Right
Left
Close

Wednesday, June 27

Angola - Properly Stuck

Brett: We visited the Mirador Luna (view of the moon), which is similar to Leconi Canyon and decided to camp on the beach below it. We found a steep road down to a village and then headed along the beach along the hard-ish wet sand. The beach was quite sloped so it was tough staying on the hard sand, and it turned out that it was nearing high tide and the only good place to get on and off the steep beach was at the village. The Kerrs raced ahead to keep up momentum but we just kept bogging down, and with the recent radiator trouble we were really worried about overheating. The sand became softer and steeper as we went further from the village and it was too narrow to turn around - we were committed and had to keep moving to avoid getting stuck. By now the Kerrs were well out of sight. Eventually we got stuck in the sand. We dropped the tyres down to 1.1 bar (as low as we could) and dug ourselves out. It was scary with the tide coming in and the waves about 1m from us. We set off again and it just got worse and worse, with Mary clinging to the grab handle as the beach got steeper and steeper, and with me trying to keep an eye on the ever-increasing temperature gauge, until we had one of our very first shouting matches:
M : “Don't go so fast, one swerve and you’ll roll the *&%$£! car!”
B : “I have to use full throttle or we WILL get stuck!”
M: “You’ll definitely get us stuck if you drive like such an idiot!”
       < one tense minute later >
B: “S&%$*! We're over heating... I’m going for the bank!”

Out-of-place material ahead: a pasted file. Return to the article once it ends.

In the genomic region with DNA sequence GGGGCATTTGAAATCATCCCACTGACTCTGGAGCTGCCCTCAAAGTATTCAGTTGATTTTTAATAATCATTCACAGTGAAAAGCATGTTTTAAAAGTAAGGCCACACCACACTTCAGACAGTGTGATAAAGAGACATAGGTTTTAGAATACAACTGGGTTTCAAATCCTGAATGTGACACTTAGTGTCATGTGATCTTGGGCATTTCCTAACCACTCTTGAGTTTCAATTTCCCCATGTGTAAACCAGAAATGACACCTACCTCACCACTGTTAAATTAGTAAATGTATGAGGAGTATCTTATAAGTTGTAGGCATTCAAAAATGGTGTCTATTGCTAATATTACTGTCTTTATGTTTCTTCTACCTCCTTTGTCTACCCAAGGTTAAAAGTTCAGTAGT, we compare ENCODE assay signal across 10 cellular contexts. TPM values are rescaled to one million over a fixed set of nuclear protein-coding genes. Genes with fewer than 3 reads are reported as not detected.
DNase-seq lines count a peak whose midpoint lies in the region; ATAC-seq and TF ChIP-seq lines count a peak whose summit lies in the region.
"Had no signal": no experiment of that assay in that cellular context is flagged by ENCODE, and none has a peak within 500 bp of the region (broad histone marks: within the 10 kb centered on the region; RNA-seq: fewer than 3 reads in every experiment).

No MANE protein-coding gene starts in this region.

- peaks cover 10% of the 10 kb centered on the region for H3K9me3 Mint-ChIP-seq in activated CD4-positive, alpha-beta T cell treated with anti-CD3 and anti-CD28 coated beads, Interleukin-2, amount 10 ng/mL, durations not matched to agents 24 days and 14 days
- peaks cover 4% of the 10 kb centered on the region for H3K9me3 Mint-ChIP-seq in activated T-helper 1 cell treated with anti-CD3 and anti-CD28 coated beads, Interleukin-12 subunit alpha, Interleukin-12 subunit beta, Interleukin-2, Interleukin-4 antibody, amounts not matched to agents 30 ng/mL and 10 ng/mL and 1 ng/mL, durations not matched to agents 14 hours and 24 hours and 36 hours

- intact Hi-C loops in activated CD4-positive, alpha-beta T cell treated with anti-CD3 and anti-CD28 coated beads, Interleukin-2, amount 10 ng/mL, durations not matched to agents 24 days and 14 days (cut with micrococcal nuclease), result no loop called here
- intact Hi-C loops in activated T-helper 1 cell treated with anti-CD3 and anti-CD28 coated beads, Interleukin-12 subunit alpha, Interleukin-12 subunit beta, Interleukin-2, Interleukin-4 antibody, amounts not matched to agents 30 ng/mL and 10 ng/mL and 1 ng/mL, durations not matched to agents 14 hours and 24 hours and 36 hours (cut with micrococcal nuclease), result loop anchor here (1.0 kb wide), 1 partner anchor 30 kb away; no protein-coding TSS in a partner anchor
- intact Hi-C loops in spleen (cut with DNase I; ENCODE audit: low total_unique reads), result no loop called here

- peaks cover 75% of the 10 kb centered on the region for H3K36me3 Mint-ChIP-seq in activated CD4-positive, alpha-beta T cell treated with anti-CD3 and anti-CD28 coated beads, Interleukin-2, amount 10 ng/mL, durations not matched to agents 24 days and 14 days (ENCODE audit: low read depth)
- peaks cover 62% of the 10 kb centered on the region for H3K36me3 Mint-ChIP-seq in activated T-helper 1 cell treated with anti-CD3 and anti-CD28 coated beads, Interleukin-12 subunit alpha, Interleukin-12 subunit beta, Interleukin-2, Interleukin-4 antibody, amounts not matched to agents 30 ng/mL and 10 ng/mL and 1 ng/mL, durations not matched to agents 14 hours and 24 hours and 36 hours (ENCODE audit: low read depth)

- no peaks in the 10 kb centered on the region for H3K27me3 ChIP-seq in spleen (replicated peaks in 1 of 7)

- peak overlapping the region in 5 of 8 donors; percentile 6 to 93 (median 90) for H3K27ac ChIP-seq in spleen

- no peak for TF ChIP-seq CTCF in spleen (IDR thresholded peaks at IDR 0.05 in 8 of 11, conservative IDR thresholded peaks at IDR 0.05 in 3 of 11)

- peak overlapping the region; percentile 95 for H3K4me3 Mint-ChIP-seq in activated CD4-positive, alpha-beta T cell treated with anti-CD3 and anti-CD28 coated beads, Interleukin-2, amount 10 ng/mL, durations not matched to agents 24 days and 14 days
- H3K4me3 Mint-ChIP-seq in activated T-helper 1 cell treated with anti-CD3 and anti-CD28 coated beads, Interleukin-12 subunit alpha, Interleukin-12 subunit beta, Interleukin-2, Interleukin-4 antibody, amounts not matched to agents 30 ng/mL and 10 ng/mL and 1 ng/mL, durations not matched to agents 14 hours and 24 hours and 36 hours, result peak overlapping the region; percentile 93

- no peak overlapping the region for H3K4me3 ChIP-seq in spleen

M: “Well rolling the sodding car isn't going to fix the over heating!”
B: “Getting washed away by the sodding tide won't help us either!!!”

We eventually got stuck close to the top of the bank with the car at a crazy angle, but at least it was a few meters away from the rapidly rising tide. The Kerrs were far down the beach and had also got stuck twice, once with the waves coming right up to their wheels, but they managed to get out using their trusty sand tracks. Once they were free they headed back to help us. After a lot of digging, shifting the driftwood & dried seaweed, and repositioning the sandtracks, they managed to tug us off the soft sand into the flat, harder stuff just back from the beach.  We were all exhausted, so after a lot of high-fives, we camped right where we stopped (S9 13.639 E13 4.808). This was the first time we had really got properly stuck, and without Luke & Shell there to tow us we would have been digging for hours.We had a few celebratory beers while watching the sunset and then Luke & Shell taught us to make risotto –  it was absolutely awesome – what a great end to a very eventful day!

At sunrise, Bruce turned up on a quad bike. It turned out that we had camped on private land, but he was a nice ex-Zimbabwean who had lived in Angola for 19 years (through the war), and once we explained that we weren’t part of a tour group, he didn't really mind us being there. He also told us that we had been lucky because we could have damaged turtle eggs if we had driven on the beach in summer – yikes! I guess you can't know if a beach is safe to drive on without someone getting some local knowledge first.

1 comment:

Martin Solms said...

Wow, certainly makes for an exciting read. Be sure to enjoy those moments for those of us that can't be there!

Post a Comment